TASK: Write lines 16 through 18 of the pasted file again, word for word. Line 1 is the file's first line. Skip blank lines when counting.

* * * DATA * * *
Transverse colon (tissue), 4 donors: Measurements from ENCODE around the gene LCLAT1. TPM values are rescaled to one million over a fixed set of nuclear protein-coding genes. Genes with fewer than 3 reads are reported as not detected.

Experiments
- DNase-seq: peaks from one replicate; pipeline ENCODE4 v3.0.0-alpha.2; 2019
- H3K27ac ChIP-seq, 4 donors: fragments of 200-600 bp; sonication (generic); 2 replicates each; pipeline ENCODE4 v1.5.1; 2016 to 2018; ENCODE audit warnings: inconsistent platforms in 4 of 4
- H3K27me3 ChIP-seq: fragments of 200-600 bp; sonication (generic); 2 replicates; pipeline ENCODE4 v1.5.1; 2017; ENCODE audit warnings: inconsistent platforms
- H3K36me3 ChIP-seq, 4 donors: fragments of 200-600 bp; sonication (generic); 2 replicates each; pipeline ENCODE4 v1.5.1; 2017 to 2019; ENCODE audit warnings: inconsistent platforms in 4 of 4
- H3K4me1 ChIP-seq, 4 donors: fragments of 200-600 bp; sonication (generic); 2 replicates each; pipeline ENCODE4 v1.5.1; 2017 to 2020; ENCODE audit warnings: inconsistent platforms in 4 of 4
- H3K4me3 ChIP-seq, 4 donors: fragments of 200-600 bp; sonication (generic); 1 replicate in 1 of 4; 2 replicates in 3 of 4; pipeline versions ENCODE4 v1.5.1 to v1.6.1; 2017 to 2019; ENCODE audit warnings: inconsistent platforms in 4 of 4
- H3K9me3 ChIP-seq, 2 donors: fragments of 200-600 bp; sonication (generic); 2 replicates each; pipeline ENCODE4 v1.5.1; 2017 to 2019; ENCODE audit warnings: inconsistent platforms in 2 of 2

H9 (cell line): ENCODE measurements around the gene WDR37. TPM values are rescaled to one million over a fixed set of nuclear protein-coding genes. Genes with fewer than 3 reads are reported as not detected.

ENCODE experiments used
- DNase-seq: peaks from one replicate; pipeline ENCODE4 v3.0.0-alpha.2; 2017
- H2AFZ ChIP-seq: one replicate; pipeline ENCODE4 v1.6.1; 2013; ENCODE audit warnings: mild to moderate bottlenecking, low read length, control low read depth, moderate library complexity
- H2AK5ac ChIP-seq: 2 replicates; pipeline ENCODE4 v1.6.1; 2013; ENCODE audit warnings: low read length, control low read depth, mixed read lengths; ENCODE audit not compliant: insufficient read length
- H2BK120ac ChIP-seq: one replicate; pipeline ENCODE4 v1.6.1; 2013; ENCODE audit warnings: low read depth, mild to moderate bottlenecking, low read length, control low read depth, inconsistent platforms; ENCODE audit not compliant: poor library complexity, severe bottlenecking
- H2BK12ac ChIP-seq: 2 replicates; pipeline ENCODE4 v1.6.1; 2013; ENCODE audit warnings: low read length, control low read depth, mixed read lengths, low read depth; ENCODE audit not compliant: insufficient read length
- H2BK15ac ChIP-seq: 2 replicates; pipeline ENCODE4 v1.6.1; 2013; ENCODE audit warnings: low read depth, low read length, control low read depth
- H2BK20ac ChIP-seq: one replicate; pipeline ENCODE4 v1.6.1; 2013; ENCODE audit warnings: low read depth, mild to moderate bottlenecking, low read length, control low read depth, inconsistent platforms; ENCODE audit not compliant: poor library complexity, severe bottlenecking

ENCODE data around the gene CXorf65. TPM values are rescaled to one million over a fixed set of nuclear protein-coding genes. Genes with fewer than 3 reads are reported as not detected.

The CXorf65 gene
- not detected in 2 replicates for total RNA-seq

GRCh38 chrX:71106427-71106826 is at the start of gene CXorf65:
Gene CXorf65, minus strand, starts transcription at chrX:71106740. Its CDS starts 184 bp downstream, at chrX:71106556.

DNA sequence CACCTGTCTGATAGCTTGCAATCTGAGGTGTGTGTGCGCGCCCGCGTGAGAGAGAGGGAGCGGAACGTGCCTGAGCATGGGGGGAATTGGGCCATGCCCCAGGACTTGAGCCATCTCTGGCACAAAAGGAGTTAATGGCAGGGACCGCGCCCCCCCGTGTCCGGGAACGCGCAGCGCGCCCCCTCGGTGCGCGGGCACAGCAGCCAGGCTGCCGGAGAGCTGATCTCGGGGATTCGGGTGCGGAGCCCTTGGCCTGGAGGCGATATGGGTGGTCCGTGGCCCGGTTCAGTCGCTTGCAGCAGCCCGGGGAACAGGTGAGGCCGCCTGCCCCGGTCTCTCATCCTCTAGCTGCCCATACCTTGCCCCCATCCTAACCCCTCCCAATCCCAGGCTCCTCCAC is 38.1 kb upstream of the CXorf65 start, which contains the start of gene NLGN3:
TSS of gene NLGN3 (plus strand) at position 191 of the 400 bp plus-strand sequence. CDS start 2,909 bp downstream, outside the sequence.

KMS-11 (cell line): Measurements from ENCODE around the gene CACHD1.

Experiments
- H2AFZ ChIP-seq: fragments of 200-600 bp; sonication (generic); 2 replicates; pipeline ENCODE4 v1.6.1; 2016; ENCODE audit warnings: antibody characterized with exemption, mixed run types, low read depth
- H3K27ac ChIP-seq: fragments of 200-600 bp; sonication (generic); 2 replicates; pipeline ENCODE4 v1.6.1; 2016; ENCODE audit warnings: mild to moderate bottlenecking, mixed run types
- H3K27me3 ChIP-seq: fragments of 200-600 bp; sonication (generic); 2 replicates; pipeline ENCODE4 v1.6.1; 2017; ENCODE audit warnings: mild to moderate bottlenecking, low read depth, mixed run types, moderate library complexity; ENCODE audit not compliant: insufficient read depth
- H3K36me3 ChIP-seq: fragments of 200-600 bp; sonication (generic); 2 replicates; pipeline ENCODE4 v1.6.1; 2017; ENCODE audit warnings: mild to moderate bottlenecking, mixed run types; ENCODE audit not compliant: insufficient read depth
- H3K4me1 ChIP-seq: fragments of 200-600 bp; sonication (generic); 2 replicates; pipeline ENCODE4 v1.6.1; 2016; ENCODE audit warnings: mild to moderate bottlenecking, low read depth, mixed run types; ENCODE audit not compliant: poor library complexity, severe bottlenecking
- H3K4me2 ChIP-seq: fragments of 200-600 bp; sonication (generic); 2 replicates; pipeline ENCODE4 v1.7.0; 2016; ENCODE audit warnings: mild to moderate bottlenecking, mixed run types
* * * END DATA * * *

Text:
- H2BK12ac ChIP-seq: 2 replicates; pipeline ENCODE4 v1.6.1; 2013; ENCODE audit warnings: low read length, control low read depth, mixed read lengths, low read depth; ENCODE audit not compliant: insufficient read length
- H2BK15ac ChIP-seq: 2 replicates; pipeline ENCODE4 v1.6.1; 2013; ENCODE audit warnings: low read depth, low read length, control low read depth
- H2BK20ac ChIP-seq: one replicate; pipeline ENCODE4 v1.6.1; 2013; ENCODE audit warnings: low read depth, mild to moderate bottlenecking, low read length, control low read depth, inconsistent platforms; ENCODE audit not compliant: poor library complexity, severe bottlenecking